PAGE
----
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2010



Jun 29, 2012

Student's Study Reveals Time Management Struggles Produce Stress

By Allison Gould ('10), JMU Public Affairs

Britz was particularly interested in the correlation between stress and nutrition. Over 70 percent of the students involved in the study considered their diets healthy, although very few of the students ate breakfast, which is considered necessary for a balanced diet.

"I guess one interesting thing is that perceived health and actual health are a little different," Britz said.

Stress in college and time management go hand in hand, according to a recent study by a JMU senior. Jacqueline Britz, an anthropology major who is in the pre-med concentration, surveyed a 2008 class of freshmen to determine their causes, and symptoms, of stress.

Her findings—which will be featured in the James Madison Undergraduate Research Journal, to be published on April 14—show that the main causes of stress were academics and poor time management, and that the main symptoms of stress were loss of sleep and unhealthy eating habits.

Britz began researching stress at college in spring 2008, after attending a presentation on stress management and health by Dr. Eric Pappas, an associate professor of integrated science and technology.

"I told Dr. Pappas that I was interested in this area and he really helped me pick a focus for my research," Britz said. "It was just kind of an opportunity to work on something I am interested in."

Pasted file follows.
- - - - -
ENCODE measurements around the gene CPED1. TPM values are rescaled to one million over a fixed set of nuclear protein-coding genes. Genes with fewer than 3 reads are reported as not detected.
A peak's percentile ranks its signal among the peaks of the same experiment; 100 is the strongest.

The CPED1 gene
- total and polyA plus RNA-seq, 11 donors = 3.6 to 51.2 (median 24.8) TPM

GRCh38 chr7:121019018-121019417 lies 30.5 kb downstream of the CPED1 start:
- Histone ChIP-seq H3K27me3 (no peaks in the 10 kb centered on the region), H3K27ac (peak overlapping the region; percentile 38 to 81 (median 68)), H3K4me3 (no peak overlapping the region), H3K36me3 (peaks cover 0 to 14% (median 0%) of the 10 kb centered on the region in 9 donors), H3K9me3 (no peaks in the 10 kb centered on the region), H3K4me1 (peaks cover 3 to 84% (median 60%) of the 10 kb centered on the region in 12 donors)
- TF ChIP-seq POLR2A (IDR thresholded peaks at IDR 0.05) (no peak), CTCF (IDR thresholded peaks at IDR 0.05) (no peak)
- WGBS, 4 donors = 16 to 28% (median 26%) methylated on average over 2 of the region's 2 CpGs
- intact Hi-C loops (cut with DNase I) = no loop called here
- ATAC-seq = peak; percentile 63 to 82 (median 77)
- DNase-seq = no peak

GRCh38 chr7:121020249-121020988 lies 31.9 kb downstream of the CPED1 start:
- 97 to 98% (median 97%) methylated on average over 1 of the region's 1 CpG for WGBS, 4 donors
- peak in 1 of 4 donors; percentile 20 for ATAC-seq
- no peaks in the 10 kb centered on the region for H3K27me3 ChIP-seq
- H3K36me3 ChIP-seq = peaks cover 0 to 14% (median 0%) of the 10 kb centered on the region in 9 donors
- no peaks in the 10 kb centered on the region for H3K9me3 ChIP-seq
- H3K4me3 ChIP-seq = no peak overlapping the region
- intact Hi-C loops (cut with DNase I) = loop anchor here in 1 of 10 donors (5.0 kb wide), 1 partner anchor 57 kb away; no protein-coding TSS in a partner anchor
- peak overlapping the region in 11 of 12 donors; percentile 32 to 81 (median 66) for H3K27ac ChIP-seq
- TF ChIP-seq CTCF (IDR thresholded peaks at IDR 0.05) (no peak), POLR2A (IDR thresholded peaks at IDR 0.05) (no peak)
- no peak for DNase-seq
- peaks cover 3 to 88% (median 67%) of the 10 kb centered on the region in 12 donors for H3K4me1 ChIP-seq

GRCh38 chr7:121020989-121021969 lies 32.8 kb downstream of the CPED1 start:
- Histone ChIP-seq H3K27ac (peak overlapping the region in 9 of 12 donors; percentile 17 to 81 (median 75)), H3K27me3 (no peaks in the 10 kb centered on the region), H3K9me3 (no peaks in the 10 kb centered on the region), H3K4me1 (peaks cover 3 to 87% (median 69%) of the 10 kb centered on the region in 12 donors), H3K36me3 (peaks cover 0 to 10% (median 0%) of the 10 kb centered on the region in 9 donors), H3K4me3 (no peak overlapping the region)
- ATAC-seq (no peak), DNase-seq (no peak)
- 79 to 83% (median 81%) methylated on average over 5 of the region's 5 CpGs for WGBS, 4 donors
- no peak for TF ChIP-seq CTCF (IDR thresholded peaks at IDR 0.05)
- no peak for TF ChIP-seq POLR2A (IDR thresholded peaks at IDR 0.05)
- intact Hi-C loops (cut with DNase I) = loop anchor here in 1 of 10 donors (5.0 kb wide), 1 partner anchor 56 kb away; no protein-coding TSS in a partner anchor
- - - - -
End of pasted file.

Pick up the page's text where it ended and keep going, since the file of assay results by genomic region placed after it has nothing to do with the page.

After extensive background research on the causes of college stress, Britz decided to focus on the symptoms.

"I did not want to repeat research that's already been done before, so I looked at related research on college stress and health in the last 10 years and tried to find correlations between them."

Britz and Pappas developed survey questions that would show correlations between the causes of stress and how students responded to stress. There were 15 questions in the survey. Students were asked to rate their answers about specific symptoms of stress, such as increased anxiety, conflict in relationships, changes in grades, sleep loss, impaired health, partying, weight fluctuation and mood changes.

In fall 2008, Britz tested the questions on a small sample of students. Based on student feedback, she made corrections, then gave the questions to one of Pappas's general education classes of 124 freshmen.

"Dr. Pappas chose this class because there was such a broad variety of majors," Britz said. "So there was not really a bias for just pre-med kids or just psychology or that kind of thing."

In reviewing the survey results, Britz and Pappas looked for the main causes of stress. They found that time management and academics were to blame. In observing those factors, Britz discovered a correlation between higher levels of stress and a tendency toward sleep loss and poor diet.

Britz was particularly interested in the correlation between stress and nutrition. Over 70 percent of the students involved in the study considered their diets healthy, although very few of the students ate breakfast, which is considered necessary for a balanced diet.

"I guess one interesting thing is that perceived health and actual health are a little different," Britz said.

Academics was determined to be a main cause of stress. But since students cannot always decrease their academic load, Britz suggests they could benefit from a time management class so they can learn to really budget their time.

Britz hopes her study will inspire further research on the subject. She suggests that a long-term study on a sample of students over their college careers would enhance the depth of data, showing more causes and more symptoms of stress.


Published March 2010








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